Guide to Cold Calling Success
While many professionals avoid cold calling, it can be highly successful if approached with the proper attitude. In cold calling, the goal is to get appointments; to arrange to be face-to-face with someone who might spend money with you. Sales research proves more phone time and face time with qualified prospects equals more sales.
Here is a step-by-step guide to cold calling success:
• Escape the fear of rejection. Any rejection is a rejection of the interruption your phone call represents; not of you personally. Some prospects may have been burned by cold callers and telemarketers in the past, so don’t take their coldness personally.
• Don’t be cold, tough or pushy. Take a “clean heart position”, and approach the calls with a sincere desire to see the prospects get what they want, whether or not they get it from you. You’re in business to be of service. Always be sure to thank prospects for their time.
• Create the optimal structure for the call. Once prospects are on the phone, pique their interest by saying something provocative, and asking questions designed to reveal challenges they may be facing. For example, explain the call is to discuss ways to help the company acquire more new clients this year than ever before, and then ask if, indeed, adding new clients is a priority. Or, say the call is in regard to getting better control of employee travel expenses, and then ask if the company’s travel expenses are high.
• If necessary, leave an enticing voice mail likely to interest the prospect and encourage a call back. Try to match your volume and speed to that of the prospect’s outgoing voice mail message. The last word of your message should always be the prospect’s name, not “goodbye.” For example, “Ms. Jones, this is Lenann Gardner, and I’m calling because I’d like to speak with you about how your firm can acquire many more new clients this year than in any year before. This will take only a few minutes. Please give me a call at (505) 828-1788. Again, this is Lenann Gardner at Gardner Consulting, and my number is (505) 828-1788. Hope to speak with you soon, Ms. Jones!”
Wait 24 hours for the prospect to return the phone call. If no response, call back and leave a similar message and again wait 24 hours for a response. If there isn’t one, leave one more message. For example, “Ms. Jones. Lenann Gardner. I’ve missed you again—we must be on opposite schedules! I’m calling with some ideas for capturing new clients for Smith, Jones and Green in 2007—I think you will want this information. Please do give me a call at (505) 828-1788. Again, that’s (505) 828-1788. I look forward to a quick conversation with you, Ms. Jones!”
• Send non-responding prospects a compelling e-mail. After leaving three voice mails, each one day apart, you have maximized the likelihood of getting a return call. Utilize much of the same wording from your voice mails, and consider doing the e-mail in slightly larger than normal type, so it stands out. If there is no response, assume the prospect has no interest and move on.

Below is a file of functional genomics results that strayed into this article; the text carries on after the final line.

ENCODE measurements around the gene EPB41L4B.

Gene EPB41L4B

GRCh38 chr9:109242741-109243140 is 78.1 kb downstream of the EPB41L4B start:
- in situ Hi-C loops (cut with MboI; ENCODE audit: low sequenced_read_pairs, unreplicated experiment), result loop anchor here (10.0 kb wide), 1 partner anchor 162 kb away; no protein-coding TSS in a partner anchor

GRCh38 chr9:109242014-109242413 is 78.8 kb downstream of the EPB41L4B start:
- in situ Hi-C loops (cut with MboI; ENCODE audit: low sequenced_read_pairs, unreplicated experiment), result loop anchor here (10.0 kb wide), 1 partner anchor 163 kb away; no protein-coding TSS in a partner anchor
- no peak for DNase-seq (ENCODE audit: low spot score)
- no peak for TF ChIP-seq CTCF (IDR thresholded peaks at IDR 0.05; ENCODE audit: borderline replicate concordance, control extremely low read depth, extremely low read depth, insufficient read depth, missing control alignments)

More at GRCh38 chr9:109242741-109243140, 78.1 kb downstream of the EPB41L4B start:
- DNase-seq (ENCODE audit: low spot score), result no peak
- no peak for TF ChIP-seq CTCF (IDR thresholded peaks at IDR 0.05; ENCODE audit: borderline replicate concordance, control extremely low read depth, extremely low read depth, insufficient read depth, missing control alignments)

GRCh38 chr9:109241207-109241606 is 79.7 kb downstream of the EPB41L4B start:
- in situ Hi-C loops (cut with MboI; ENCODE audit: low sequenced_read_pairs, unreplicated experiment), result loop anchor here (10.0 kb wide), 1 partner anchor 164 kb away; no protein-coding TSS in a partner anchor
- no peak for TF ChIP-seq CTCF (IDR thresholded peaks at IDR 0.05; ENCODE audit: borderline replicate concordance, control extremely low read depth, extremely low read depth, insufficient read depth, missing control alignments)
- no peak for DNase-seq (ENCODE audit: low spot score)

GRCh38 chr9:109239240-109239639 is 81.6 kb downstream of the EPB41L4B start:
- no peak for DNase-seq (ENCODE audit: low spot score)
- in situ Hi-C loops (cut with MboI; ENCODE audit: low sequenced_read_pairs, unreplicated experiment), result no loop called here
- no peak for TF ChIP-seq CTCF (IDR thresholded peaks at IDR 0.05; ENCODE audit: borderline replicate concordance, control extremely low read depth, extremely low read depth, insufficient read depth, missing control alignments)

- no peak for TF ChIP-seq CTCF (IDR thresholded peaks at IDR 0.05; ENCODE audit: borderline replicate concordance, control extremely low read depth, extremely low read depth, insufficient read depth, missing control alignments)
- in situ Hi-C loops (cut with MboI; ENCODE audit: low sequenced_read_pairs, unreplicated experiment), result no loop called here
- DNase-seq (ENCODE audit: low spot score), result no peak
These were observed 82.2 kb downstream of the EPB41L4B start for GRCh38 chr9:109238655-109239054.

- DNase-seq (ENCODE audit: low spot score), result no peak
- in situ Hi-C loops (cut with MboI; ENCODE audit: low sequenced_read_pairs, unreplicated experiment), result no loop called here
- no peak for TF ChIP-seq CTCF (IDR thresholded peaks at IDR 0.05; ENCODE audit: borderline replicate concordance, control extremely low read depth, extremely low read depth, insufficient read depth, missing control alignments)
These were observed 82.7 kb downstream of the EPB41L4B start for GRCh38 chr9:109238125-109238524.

• Keep Focused. If you happen to speak with the prospect, remember your “clean heart position”, and be interested in your prospect rather than just advocating the buying of your services. Selling is not giving a speech about your services—it’s inquiring about your prospect, honestly expressing an interest. Remember, you are there to be of service. If you can’t be, get out of the way so the prospect can move forward.
The most important thing to listen for when talking with prospects is pain. Pain consists of things that have gone wrong in the present and the past or that may go wrong in the future. Pain is also that which has gone wrong for those in circumstances similar to the prospects’. When you hear pain, ask a question about it, especially if it involves an area where your service or product can help. Regardless of the response, make sure the prospect knows you heard, even if it’s negative. For example, “So, Mr. Smith, it seems as if, right now, you’re satisfied with the firm’s status, and don’t feel a need to make a special effort to attract new clients. Is that it?”
Don’t forget your objective. The goal of the call is to set an appointment; not sell yourself or your services. The goal is to get a meeting date and time on the prospects calendar before you hang up the phone.
About the Author:
Lenann Gardner is an internationally known sales consultant and author of the upcoming book, “Got Sales? The Complete Guide to Today’s Proven Methods for Selling Services.” She is a winner of the American Marketing Association’s Professional Services “Marketer of the Year” award.
For more information, e-mail email@example.com or call (505) 828-1788.